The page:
This morning Adrian Holovaty announced that he will be open sourcing Everyblock. Everyblock is a site that crawls local data sources, aggregates the data, and then surfaces them geographically. For instance I get an email everyday that alerts me to news, fire department activity, health notices and flickr photos taken within blocks of my house.
Everyblock is available in Boston, Charlotte, Chicago, Los Angeles, Miami, New York, Philadelphia, San Francisco, San Jose, Seattle, and Washington, DC. The data sources vary from town to town. Here are all of the news sources available for Seattle. Unfortunately, our police department only releases aggregated information so I have to learn about our rising crime via news coverage (as opposed to SF’s law enforcement agency). Wanting a clean map design the Everyblock team also invested the time in building their own maps using OpenLayers (case study) and Mapnik. I’ve embedded Adrian’s keynote from Where 2.0 2008 after the jump.
Everyblock was funded through a Knight News Challenge Grant and they’ve come crossroads as Adrian explains:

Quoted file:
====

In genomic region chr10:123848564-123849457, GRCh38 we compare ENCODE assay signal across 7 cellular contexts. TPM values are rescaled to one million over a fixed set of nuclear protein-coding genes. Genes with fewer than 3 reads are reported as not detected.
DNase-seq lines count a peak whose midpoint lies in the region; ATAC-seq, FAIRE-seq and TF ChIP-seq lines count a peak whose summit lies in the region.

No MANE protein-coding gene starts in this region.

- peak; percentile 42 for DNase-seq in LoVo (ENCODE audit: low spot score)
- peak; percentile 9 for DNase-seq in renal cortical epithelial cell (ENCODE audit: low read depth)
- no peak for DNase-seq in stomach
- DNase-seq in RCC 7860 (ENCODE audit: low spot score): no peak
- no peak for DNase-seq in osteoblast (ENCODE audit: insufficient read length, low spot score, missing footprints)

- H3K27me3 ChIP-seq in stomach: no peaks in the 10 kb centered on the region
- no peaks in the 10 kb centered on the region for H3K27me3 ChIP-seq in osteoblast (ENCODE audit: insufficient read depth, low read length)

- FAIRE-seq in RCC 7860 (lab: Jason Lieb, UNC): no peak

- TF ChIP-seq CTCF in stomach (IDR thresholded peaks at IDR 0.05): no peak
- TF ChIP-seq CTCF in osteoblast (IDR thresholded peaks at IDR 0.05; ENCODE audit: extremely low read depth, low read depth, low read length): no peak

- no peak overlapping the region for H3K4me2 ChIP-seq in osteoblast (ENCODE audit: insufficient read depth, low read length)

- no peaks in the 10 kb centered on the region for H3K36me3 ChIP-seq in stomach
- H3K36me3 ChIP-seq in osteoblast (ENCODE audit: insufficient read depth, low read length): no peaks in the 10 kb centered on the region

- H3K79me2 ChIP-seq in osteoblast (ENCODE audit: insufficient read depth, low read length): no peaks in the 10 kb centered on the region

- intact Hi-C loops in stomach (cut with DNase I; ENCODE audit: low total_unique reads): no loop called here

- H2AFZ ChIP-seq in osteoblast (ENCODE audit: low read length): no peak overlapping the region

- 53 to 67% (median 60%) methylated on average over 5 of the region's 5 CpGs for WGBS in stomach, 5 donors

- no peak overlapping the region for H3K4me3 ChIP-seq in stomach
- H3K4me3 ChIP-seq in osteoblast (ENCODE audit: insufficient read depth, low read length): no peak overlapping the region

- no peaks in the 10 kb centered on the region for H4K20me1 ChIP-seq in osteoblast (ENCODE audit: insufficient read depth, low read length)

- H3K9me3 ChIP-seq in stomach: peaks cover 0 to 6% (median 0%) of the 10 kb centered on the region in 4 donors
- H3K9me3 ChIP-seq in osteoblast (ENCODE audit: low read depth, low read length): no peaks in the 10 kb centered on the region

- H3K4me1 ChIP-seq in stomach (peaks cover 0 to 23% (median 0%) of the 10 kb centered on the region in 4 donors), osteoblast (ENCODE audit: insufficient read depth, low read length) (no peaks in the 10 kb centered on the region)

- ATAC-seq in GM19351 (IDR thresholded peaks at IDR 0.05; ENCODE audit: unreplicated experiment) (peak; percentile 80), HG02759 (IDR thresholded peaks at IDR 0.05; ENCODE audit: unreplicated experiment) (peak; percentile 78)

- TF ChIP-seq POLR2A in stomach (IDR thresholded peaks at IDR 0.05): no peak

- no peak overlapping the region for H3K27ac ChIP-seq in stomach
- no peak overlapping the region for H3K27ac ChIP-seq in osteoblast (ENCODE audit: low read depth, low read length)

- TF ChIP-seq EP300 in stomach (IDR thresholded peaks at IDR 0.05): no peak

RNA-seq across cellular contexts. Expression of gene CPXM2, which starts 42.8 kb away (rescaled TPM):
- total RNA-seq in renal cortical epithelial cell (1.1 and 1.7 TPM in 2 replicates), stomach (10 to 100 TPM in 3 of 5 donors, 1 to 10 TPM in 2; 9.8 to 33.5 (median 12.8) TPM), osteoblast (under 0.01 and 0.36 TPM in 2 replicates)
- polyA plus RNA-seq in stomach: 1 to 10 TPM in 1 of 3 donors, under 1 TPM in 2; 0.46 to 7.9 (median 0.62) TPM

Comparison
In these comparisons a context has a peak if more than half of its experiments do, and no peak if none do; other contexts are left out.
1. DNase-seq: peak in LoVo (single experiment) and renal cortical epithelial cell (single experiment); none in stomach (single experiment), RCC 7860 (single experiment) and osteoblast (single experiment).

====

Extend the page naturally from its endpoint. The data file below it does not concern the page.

But now we’ve reached an interesting point in our project’s growth: our grant ends on June 30, and, under the terms of our grant, we’re open-sourcing the EveryBlock publishing system so that anybody will be able to take the code to create similar sites. That’s a Good Thing, in that EveryBlock’s philosophies and tools will have the opportunity to spread around the world much faster than we could have done on our own, but it puts the six of us EveryBlockers in an odd spot. How do we sustain our project if our code is free to the world?
What do you think? How can they keep the project alive and perhaps even make it profitable if they are providing development resources to the competition? Personally, I do not think that competition will be a major concern for them. They have mind-share with many people interested in local, civic data.
I think that they should be more focused on revenue and building traffic than potential competition. In fact it seems that they could try to route around competitive sites by getting other people to bring Everyblock to other cities. The team could offer the ability for people to create their own hosted version of Everyblock for their community. Let people do the work for them. This could either be a pay service or an ad split (assuming that Everyblock decides to try advertising and there is revenue to go around).
Here’s Adrian’s keynote from Where 2.0 2008.